The Australian Rugby team, Western Force 14, is facing serious accusations, possible fines and an eternity being molested by demons in the darkest pits of hell after a recent “bonding” trip to Rottnest Island, a small island off the Western coast of Australia. The players are accused of tormenting and torturing countless small, endangered marsupials called quokkas, native only Western Australia and the islands off the southwest of the continent.
Why do you persecute me?
According to a witness–Sydney resident, Dan Andrews–the players pursued, trapped, grabbed and even “hammer tossed” the poor little creatures in an inebriated frenzy after some late night drinking at a bar on the island. Some of the team members were …
…dressed “only in their underwear” according to this article in Stuff.co.nz, which could only have further traumatized the virginal quokkas.
According to Andrews, the players chased around the little creatures with milk crates, lunged at them, and after trapping them tossed the crates with the quokkas still in them. “It was horrible to see them pick on little animals,” he said, “Some of them were just babies and they only weigh three to five kilograms.”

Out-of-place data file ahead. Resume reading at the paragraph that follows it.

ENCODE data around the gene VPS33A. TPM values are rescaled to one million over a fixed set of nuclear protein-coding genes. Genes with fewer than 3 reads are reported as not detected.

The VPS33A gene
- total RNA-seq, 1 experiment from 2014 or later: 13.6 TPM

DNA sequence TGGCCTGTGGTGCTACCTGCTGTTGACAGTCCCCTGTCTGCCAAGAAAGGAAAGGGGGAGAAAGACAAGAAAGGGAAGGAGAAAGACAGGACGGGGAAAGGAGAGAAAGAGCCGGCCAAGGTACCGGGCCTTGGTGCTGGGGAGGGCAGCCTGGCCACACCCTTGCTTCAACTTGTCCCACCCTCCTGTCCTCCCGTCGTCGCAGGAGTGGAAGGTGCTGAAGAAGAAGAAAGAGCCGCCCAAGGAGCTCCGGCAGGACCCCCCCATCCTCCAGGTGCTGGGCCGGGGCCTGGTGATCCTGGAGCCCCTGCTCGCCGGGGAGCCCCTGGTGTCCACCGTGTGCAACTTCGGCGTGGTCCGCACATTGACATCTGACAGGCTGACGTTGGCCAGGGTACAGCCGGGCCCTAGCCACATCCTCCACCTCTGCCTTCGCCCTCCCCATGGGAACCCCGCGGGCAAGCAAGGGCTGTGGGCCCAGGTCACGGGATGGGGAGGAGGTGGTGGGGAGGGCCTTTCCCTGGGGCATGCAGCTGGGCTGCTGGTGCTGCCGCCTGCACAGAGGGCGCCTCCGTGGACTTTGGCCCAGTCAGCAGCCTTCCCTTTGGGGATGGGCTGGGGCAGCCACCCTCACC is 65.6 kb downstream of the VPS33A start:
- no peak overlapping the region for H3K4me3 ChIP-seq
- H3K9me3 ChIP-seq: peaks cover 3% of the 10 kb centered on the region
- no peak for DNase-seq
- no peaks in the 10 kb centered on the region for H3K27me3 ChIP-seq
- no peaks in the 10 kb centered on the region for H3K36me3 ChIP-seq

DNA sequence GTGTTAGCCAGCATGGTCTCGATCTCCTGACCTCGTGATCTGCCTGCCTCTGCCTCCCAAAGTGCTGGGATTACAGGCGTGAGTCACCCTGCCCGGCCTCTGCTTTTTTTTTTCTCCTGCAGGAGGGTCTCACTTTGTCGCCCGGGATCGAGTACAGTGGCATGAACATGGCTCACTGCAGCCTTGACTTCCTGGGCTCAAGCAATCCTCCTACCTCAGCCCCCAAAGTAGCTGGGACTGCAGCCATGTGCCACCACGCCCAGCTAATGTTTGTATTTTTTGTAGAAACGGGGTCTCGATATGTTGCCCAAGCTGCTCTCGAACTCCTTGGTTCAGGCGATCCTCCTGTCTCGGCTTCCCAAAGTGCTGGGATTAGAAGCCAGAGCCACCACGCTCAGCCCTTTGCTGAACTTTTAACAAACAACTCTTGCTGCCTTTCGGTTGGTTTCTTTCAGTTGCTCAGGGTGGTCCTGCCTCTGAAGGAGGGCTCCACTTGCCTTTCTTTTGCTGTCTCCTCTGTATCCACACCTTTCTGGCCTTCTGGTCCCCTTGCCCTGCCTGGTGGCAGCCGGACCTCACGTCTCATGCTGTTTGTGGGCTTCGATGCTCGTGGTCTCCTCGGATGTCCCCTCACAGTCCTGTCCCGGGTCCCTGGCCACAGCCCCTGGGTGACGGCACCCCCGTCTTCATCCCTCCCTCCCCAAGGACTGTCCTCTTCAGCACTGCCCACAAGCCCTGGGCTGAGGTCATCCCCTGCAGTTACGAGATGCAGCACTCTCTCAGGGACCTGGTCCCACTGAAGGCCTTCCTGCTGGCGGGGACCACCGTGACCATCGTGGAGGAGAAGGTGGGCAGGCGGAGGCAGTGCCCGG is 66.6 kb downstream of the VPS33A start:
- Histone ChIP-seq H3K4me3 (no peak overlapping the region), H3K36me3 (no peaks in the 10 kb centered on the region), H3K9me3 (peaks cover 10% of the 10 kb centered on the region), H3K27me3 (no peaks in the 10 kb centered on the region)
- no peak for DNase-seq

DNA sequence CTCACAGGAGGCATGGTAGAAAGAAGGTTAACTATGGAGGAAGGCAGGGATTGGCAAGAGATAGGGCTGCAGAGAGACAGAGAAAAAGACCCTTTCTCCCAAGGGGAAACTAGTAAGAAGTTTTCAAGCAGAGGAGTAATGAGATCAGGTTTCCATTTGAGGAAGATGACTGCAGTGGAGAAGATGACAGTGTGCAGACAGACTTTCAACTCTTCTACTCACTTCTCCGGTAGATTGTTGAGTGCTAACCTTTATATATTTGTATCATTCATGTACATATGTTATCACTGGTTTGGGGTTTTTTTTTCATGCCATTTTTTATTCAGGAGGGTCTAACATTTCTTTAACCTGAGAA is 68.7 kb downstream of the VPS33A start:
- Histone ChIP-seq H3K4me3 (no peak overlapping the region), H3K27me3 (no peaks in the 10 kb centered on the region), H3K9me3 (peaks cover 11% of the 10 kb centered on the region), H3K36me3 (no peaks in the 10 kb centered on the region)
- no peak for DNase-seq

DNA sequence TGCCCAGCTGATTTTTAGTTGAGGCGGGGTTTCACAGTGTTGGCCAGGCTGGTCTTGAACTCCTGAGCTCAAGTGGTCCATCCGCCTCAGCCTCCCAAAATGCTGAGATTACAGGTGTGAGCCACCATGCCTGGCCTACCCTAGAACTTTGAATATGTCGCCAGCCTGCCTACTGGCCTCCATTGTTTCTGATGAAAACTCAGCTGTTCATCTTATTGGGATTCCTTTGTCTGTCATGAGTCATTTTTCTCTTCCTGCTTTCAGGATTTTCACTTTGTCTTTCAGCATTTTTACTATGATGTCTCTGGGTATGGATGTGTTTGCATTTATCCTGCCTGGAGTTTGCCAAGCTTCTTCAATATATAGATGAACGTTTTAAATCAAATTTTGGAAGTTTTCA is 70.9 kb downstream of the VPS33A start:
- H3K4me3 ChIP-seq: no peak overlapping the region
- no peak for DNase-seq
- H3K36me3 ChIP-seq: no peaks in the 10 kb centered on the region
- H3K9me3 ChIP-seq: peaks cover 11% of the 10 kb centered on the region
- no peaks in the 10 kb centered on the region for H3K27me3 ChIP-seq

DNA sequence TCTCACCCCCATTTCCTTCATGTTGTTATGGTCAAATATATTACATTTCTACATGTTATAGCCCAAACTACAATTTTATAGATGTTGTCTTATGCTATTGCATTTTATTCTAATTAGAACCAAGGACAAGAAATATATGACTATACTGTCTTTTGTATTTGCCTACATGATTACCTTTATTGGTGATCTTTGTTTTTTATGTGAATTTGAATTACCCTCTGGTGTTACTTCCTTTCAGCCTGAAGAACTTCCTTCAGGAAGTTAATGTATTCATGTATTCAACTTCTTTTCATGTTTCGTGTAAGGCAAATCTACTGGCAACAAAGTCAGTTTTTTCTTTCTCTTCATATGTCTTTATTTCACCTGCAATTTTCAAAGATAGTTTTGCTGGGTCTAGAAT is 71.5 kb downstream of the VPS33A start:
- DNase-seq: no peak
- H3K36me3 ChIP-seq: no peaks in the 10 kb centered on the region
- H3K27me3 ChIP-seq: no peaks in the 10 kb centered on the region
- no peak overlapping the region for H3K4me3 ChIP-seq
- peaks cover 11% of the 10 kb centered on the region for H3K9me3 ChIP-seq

A player on Western Force, seen here, kicking a new born quokka through the uprights.
After pleading unsuccessfully with them to stop, Andrews said he finally just left the scene so as not to give the players an audience.
Western Force 14 has been under some scrutiny lately for assault charges, illegal ‘fund-raising’ and other brush-ins with the law, but nothing yet compares with grabbing baby marsupials and hurling them across a field.
Quokkas, in sharp contrast to drunken rugby players, are known for displaying absolutely no aggression. They often don’t even show fear toward humans and are known for their lack of protest at being handled, though it is a $100 fine to do so. Quokkas and professional rugby players do share one telling attribute in common, however. Both species tend to score the same on standardized IQ tests.
In the past decade or so, due to satellite television, many young quokkas dream of one day being punted in an American football match.
According to Wikipedia, the little guys are more than steeped in the history of the particular island where their abuse took place:
“The Dutch mariner Samuel Volckertzoon wrote of sighting “a wild cat” on Rottnest Island in 1658. In 1696 Willem de Vlamingh mistook them for rats and named the island “Rottenest”, Dutch for ‘rat nest’.”